Reed Elsevier Plc’s chief executive officer said that the owner of the LexisNexis database doesn’t plan to break up its business, after analysts said such a move would increase value.
“I spent a lot of time in the past two months meeting with shareholders” and a breakup “is not something they are asking for or pushing for,” Erik Engstrom said in an interview today. “This is not on the agenda.”
Reed Elsevier may sell individual assets that don’t fit with a strategy to grow organically, Engstrom said. The company has been disposing of trade magazines as print media declines and is focusing on online subscriptions and research products. Reed is “not very acquisitive,” Engstrom said.
First-half profit, adjusted to exclude effects of acquisitions and divestitures, rose 11 percent to 561 million pounds ($868.7 million), Reed said today. Revenue rose to 3.05 billion pounds, compared with the average estimate of 3.02 billion pounds in a Bloomberg survey of eight analysts.
“The results are slightly ahead of expectations and show how resilient Reed is as a group,” said Alex DeGroote, a media analyst at Panmure Gordon & Co.
The shares rose as much as 6 percent, the biggest intraday gain since July 2010, and were up 4.5 percent at 539.5 pence as of 10:29 a.m.
The Anglo-Dutch publisher, which also owns the Gray’s Anatomy textbook line, predicted underlying revenue and profit growth for the year in line with its expectations.
The company, which announced this year it was selling Variety magazine and some Australian titles, said completed and planned disposals will be “mildly dilutive” to earnings per share in the short term. To offset this, proceeds from asset sales will be used to buy back shares this year.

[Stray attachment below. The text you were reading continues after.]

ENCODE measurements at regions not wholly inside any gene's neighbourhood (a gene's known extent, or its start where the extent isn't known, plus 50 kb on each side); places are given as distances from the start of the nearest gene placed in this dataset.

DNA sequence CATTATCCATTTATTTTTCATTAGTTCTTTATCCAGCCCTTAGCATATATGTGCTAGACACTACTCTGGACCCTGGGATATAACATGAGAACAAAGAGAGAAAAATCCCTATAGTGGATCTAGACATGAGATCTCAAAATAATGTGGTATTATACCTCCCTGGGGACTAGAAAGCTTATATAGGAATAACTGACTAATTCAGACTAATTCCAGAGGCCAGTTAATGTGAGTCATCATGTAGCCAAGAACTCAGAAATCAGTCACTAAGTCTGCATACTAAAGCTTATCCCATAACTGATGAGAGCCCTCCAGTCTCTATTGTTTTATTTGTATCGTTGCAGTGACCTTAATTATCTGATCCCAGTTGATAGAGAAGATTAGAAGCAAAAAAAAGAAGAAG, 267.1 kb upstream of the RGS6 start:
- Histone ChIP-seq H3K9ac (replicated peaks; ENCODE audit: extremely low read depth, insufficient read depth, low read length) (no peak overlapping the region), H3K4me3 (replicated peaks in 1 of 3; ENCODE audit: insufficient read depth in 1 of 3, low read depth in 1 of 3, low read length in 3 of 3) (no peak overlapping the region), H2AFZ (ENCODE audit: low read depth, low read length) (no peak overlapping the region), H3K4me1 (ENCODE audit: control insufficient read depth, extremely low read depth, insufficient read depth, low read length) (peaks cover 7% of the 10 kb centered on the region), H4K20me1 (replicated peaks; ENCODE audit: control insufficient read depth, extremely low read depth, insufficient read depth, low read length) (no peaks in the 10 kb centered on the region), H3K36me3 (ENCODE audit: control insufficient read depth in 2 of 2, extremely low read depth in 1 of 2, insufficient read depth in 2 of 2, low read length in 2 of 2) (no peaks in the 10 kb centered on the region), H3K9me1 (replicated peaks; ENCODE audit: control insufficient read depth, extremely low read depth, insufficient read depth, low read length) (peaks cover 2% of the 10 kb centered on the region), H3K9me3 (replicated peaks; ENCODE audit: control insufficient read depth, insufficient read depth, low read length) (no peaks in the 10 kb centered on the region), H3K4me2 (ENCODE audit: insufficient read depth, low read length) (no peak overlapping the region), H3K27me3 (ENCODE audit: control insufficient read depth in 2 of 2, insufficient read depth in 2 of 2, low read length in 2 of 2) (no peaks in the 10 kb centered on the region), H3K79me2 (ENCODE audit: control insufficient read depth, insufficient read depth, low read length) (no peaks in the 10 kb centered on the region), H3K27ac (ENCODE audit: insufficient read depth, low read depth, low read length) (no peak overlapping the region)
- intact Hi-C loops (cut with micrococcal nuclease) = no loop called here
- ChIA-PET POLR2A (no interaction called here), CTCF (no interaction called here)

The company ended efforts in 2008 to sell its trade- magazine unit, which once published more than 400 titles, after bids for the business declined amid economic uncertainty. Since then, Reed Elsevier has sold titles piecemeal. Today the division has fewer than 100 titles, Engstrom said.
“We’ve disposed of businesses that in 2008 represented 45 percent of revenue” in the trade magazine unit. This year, Reed Elsevier also sold its Totaljobs jobs website for 110 million pounds to Axel Springer AG.
The company gets half its revenue from the U.S. and about 20 percent from continental Europe, Engstrom said.
A breakup of Reed “could yield a 20 percent to 30 percent increase to the value of the company,” Claudio Aspesi, an analyst at Sanford C. Bernstein, said in a note in February. Investors had been concerned since 2009 about the performance of the U.S. legal research business, he wrote.
To contact the reporter on this story: Kristen Schweizer in London at firstname.lastname@example.org